The Boiling Point

Leaving lives behind, teens carry hope on trip to America

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ICE had removed their shoelaces as a safety precaution, so their shoe tongues flapped open as they walked.

Instead of smartphones and airpods, they wore electronic tracking bracelets to make sure they wouldn’t miss their court dates and disappear illegally into the United States.

They spoke to the Boiling Point in Spanish, and their answers were translated into English by Shalhevet receptionist Daniella Silva. At the request of Arizona Jews for Justice, migrants’ last names have been omitted for their protection.

 

Edson, age 17

Wearing a grey-brown t-shirt and grey slacks, Edson Edson came off the bus with his mother, who was wearing an Aeropostale plaid zip-up jacket, immigration papers in hand. They both smiled brightly at the volunteers who welcomed them.

An only child, Edson had traveled for eight days from Guatemala, mainly on public buses. He described his journey as difficult, cold and tiring, and said he did not sleep much.

“The worst part was in the way we traveled,” Edson said. “There were a lot of dry, dusty roads. There were so many roads that we could not sleep.”

Once they reached the border, they were put in a detention center where they stayed for about two days.

“When we were taken by ICE,” Edson said, “they told us that we were not allowed to have shoelaces or belts. They told us to take off our laces and throw them away. They asked us to put all belts away in our backpacks.”

He is okay with this practice, as he understands it is done “as a precaution to avoid any incidents occurring or, anything negative happening, anything bad.”

Edson likes listening to “trap” music, a form of hip-hop with influences from dubstep and rap. His favorite singer is Kontra Marín, a Guatemalan 26-year-old rapper. He also plays sports and boxes.

Back at home, he went to school during the week and worked on Sundays. A serious student, his coursework included math, practical mathematics, biology, pedagogy, psychopedagogy, and physical education, he said. He had one year left to graduate when he left home. 

None of his subjects were difficult for him, he said.

“They teach well,” Edson said of his teachers back home. “They don’t make things hard. You understand what they say, what they explain.”

On Sundays he worked many jobs.

“I was a driver, I drove — I also worked in the fields,” he said. “I cleaned houses. I painted houses…I also took care of pets. I would take them for their walks. I would wash them.”

He said that he left Guatemala because of safety, economic and educational factors.

“Over there, there is a lot of crime, a lot of delinquency,” he said, “There are no jobs. It is very dangerous. It is difficult to stay in school.”

He left his best friend, Dennis, behind in Guatemala. And when he got to Mexico, officials confiscated his smartphone.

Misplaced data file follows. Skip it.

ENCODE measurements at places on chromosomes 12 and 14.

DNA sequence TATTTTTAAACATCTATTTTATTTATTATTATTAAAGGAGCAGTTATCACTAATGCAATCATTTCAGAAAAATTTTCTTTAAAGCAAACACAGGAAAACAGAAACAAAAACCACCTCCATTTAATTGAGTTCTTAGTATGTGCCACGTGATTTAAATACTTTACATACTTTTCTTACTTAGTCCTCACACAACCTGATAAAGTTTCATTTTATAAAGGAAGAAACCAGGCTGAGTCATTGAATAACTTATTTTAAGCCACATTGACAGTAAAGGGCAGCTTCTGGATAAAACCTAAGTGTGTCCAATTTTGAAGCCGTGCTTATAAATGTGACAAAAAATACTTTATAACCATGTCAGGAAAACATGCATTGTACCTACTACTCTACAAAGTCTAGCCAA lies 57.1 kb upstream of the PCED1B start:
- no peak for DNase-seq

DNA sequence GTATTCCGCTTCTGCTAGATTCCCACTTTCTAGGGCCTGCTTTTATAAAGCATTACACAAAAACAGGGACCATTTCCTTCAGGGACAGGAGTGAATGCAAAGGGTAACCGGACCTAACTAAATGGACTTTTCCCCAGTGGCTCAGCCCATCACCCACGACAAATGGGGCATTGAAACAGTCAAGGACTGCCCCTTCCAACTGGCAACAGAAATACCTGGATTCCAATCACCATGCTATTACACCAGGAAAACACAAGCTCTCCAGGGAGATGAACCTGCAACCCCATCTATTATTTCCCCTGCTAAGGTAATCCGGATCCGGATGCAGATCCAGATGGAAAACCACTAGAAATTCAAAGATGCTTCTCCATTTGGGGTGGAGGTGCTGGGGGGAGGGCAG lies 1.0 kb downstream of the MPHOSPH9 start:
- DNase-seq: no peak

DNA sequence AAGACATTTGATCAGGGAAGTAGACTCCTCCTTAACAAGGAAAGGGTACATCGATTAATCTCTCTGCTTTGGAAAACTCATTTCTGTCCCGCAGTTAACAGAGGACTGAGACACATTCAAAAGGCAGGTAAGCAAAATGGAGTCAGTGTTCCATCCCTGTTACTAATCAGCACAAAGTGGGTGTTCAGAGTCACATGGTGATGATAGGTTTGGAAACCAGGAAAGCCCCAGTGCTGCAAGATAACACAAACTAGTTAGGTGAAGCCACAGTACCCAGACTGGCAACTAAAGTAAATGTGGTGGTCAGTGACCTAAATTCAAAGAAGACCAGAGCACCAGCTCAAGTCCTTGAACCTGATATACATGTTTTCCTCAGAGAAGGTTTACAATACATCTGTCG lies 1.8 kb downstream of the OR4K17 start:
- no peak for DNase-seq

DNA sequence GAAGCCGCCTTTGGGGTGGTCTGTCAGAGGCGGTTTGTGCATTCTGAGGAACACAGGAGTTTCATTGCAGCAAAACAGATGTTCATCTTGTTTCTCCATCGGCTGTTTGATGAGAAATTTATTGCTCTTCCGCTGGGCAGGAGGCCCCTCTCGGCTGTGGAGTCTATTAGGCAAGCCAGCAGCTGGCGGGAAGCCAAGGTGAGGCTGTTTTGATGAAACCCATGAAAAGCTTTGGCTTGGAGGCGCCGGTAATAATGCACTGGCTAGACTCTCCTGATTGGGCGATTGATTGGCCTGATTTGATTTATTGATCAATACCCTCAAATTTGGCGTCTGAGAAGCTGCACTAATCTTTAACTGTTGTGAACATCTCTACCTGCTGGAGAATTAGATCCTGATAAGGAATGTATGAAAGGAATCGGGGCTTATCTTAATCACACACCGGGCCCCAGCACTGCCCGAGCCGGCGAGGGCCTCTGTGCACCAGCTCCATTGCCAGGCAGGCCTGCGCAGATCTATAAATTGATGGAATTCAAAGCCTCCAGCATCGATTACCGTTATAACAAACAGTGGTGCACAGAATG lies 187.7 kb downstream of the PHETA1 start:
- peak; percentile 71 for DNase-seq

“They told us that they did this so no one would extort us,” Edson said. “I deleted everything that was on the phone, and then I gave it to them. It was an Alcatel phone. It was small.”

Like many of the arrivees that day, Edson is an Evangelical Christian. He said religion “is a way of being fine with oneself. And it guides you down a good path.”

He said ICE agents were friendly to him.

“If you do not follow their instructions, then they do get angry,” he said. “But if you listen to them, if you follow their instructions, then they treat you well.

“It also depends on the people,” he added. “They do not treat everyone in the same manner.”

Agents did not tell the travelers that they were being released, so Edson didn’t know he where was going and he was surprised by the welcome.

He said that he and his mother were heading to Nashville, Tenn., to stay with a friend also from Guatemala. He said his goal is to finish high school and then work, doing “whatever I could find.”

Although other countries, like Costa Rica, Panama, and Mexico are closer to his hometown, he said in the U.S., “here one can find their opportunity. To study, to succeed.”

 

Elmi, Age 14

Wearing blue jeans and brown boots, Elmi stepped off the bus with her father and older sister. She came from Guatemala, and had traveled with them and about 20 others.

“It was very tiring,” Elmi said of her journey to the U.S.  border. “It was cold throughout the whole ride. There was also not that much food.”

“The worst part was when we were picked up by immigration services,” she said. The ICE agents seemed angry, she said, “but they did not mistreat us.”

Elmi came from a small village and had to leave school at a young age and go to work. 

“In the village there were not very many resources,” she said. “So, that obligated my sister and me to leave the village and find work in the city.

“But the work was hard and they treated us badly,” she continued. “We wanted to have a better life…. I heard that here there are better opportunities. People have more opportunities to overcome and succeed. We have seen people who come from the U.S. back home and God bless them, because we see how their lives have gotten better.”

She said that she plans to go to school to study and would also “like to find work here.” 

Unlike Edson, she didn’t have to leave her best friend back at home; she brought her best friend with her: her sister. 

“She’s my best friend, my best sister,” she said, laughing.

Elmi loves listening to Christian music; her favorite singers are Marcela Gándara and Mariolita Gonzalez. An Evangelical Christian, she has had a strong belief in God ever since her mother took her to church five years ago. 

But she believes God loves members of other religions, too.

“I think God does not have exceptions for anyone,” she said of other religions. “God loves us all equally. Simply having a certain type of religion changes nothing.”

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Leaving lives behind, teens carry hope on trip to America